Seeking comfort in depression

Seeking comfort in depression

Reality bites

Seeking comfort in depression

Counsellors are much sought after professionals in the City nowadays. Now that the results are out, almost all counsellors in the City claim there’s been a marginal increase in the number of cases which come to them. Besides, most of the time those seeking counselling don’t stick to a particular counsellor but knock several doors before they finally find solace.

The counsellors say that those who come to be counselled appear to be impatient and don't return to them after two or three sessions. Rarely does one complete the entire session. This could either be because of the inefficiency of the counsellor or that the depressed just can’t trust anyone enough. “It takes a lot to earn their trust. They must feel comfortable to open up to you. If they don’t respond then we refer them to some other counsellor specialised in the area in which the person needs counselling,” says Divya Bajaj, Director Miracle Foundation. 

M Prasad, another counsellor with the Shakti says people who come in for counselling don’t want to come to terms with reality, “they don’t want to face facts. They hit the rock bottom the moment we tell them the truth. They have to undergo a whole personality change which most people are not willing to do,” reasons Prasad.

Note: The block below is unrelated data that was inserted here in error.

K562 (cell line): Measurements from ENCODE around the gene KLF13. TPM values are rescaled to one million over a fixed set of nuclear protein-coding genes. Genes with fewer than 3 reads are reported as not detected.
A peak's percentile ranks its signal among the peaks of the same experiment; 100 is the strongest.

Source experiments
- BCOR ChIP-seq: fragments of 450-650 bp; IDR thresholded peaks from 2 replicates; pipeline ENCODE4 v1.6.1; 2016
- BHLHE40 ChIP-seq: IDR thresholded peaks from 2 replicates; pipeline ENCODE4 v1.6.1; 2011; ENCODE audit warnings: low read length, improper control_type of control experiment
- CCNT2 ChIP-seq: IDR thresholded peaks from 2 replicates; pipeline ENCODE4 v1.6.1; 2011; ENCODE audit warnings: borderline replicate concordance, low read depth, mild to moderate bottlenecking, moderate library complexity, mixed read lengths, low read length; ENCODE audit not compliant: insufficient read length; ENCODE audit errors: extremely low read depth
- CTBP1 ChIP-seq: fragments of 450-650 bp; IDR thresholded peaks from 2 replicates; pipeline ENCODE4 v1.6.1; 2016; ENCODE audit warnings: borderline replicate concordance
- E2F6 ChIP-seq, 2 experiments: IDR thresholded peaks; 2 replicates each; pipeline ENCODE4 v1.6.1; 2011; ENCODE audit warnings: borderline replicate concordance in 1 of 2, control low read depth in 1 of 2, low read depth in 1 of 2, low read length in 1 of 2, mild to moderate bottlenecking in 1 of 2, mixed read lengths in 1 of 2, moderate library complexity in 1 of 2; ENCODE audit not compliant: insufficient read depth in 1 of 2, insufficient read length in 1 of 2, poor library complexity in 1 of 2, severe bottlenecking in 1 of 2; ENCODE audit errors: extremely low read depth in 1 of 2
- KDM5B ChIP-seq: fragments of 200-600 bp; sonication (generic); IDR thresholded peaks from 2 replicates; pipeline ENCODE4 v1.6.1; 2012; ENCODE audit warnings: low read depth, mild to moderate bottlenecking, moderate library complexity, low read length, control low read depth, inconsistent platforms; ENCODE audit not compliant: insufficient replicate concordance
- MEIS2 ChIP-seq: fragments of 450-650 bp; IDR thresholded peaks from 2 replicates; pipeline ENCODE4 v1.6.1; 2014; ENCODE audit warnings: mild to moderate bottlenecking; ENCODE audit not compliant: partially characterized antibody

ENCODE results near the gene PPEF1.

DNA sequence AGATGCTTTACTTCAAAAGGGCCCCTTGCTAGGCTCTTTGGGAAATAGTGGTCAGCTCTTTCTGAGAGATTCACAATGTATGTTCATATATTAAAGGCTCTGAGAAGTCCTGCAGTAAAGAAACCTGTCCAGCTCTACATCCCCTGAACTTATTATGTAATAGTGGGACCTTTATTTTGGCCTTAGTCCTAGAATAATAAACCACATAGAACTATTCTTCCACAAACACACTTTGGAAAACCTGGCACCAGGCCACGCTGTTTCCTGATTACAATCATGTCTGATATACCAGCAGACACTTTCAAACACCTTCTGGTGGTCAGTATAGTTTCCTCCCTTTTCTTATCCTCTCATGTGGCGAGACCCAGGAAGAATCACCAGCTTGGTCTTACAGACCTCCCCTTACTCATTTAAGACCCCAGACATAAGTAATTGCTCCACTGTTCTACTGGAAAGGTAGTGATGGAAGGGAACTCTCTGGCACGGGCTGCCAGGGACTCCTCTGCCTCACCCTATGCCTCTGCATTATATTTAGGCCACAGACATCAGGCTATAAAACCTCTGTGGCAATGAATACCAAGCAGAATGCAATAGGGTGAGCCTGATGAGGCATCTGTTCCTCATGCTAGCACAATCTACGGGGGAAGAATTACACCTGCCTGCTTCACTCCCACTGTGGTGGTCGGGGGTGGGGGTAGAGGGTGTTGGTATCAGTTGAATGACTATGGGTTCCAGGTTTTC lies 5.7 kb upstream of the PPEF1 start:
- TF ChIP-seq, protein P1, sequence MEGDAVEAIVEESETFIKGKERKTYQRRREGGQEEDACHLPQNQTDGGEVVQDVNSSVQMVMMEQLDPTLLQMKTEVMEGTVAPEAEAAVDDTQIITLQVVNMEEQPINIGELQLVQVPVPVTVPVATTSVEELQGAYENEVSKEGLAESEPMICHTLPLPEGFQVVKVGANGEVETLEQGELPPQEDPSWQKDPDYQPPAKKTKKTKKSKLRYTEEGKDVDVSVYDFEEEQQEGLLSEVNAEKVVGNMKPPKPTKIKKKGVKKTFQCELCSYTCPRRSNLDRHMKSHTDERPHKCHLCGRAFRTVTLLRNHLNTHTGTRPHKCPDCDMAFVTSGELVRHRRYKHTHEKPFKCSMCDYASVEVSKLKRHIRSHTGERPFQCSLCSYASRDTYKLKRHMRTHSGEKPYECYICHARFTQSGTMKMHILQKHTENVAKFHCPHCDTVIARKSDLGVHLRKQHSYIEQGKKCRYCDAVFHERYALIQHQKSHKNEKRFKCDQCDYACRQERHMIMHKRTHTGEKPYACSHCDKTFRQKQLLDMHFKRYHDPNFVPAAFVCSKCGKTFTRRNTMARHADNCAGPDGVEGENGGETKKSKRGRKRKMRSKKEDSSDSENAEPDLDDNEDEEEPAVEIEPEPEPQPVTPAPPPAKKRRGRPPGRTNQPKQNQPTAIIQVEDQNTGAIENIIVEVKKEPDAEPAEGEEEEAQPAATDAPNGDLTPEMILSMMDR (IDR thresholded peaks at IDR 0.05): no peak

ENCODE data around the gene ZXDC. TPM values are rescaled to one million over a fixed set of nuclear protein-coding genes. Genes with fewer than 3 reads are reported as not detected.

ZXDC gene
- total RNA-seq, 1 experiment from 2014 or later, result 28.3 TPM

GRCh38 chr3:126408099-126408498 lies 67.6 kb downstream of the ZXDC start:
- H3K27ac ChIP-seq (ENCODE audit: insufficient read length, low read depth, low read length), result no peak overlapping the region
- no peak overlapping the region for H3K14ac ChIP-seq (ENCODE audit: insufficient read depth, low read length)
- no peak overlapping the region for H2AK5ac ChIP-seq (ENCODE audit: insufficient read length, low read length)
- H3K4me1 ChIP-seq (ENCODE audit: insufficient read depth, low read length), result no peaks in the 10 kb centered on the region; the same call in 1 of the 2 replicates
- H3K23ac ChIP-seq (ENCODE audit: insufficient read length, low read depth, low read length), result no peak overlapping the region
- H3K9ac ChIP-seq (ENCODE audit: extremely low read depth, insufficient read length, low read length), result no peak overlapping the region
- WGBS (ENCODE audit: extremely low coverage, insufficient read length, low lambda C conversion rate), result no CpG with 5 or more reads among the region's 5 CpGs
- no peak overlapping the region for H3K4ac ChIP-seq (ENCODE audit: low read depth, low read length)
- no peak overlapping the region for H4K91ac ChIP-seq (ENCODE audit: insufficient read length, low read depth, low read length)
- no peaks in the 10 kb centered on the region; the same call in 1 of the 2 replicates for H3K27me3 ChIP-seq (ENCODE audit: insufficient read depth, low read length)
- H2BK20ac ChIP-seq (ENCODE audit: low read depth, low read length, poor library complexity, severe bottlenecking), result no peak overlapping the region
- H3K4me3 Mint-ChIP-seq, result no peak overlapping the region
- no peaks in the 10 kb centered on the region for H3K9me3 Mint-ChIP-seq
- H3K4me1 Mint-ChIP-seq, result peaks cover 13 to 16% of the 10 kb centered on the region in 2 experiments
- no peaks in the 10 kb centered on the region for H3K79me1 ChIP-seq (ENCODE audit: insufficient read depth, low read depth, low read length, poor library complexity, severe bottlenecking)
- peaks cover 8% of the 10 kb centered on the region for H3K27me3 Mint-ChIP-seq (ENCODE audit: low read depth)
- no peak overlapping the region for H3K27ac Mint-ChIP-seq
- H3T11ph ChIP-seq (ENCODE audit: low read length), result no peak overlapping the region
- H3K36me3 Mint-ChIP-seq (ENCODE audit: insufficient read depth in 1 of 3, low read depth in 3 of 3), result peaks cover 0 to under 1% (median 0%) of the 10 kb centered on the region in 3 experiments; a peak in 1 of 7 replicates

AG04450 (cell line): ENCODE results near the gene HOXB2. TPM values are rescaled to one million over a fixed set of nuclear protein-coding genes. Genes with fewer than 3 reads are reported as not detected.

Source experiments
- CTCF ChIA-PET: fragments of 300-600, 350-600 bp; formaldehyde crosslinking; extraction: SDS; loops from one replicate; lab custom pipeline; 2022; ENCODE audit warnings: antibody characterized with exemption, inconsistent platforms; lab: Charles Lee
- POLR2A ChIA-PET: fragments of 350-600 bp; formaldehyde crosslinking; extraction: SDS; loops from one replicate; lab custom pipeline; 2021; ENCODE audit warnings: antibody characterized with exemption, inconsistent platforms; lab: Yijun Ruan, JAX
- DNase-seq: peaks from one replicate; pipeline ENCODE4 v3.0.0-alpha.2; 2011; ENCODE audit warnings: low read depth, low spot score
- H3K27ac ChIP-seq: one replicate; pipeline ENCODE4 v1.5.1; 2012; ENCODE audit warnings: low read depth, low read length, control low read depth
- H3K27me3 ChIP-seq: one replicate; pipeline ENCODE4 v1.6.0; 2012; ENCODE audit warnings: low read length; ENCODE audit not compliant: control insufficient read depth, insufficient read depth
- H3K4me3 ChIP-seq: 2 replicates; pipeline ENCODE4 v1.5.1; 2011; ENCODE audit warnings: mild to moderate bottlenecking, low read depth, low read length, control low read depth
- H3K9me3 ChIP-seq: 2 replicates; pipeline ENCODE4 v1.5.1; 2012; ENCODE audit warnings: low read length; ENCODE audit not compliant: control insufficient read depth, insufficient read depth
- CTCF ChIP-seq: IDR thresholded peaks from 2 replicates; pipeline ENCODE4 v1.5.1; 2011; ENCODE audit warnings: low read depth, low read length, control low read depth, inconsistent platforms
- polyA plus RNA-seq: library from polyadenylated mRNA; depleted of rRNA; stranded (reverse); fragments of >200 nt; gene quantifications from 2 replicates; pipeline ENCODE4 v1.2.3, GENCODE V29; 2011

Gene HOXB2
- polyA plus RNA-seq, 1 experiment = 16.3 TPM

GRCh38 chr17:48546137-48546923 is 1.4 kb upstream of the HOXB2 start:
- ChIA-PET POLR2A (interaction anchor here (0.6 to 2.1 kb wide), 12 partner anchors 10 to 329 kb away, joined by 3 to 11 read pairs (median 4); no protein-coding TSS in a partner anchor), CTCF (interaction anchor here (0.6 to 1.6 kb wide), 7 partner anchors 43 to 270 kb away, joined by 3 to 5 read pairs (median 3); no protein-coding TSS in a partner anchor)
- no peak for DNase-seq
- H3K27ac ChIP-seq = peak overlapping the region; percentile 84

Counselling has everything to do with psychology. You have to first convince the inner self. Those who have gone in for counselling say that it takes a minimum of two months get to acclimatised to the counsellor to be able to open up.

Rohit sunk into a depression soon after he flunked his second pre-university. “It was terrible. I was being blamed for every little thing and those closest to me were most unreasonable. I had to go through five or six counsellors before I returned to normalcy. That’s the time we need support and when you don’t find anybody you can trust, life becomes meaningless,” says Rohit.

 Sandhya John was treated for depression for seven months. She recalls that she too did her rounds of the counsellor and lost close to Rs 40,000, “When you are struggling to come to terms with reality that’s when you feel most isolated. Your lifestyle isolates you and friends turn their back on you.

That was my situation,” says Sandhya. She reasons that multiple counselling is more reassuring than going to just one or two people. “Not every counsellor is reasonable. They get harsh when you fail to see reason. Only a handful of counsellors I’ve come across are patient and polite,” she says.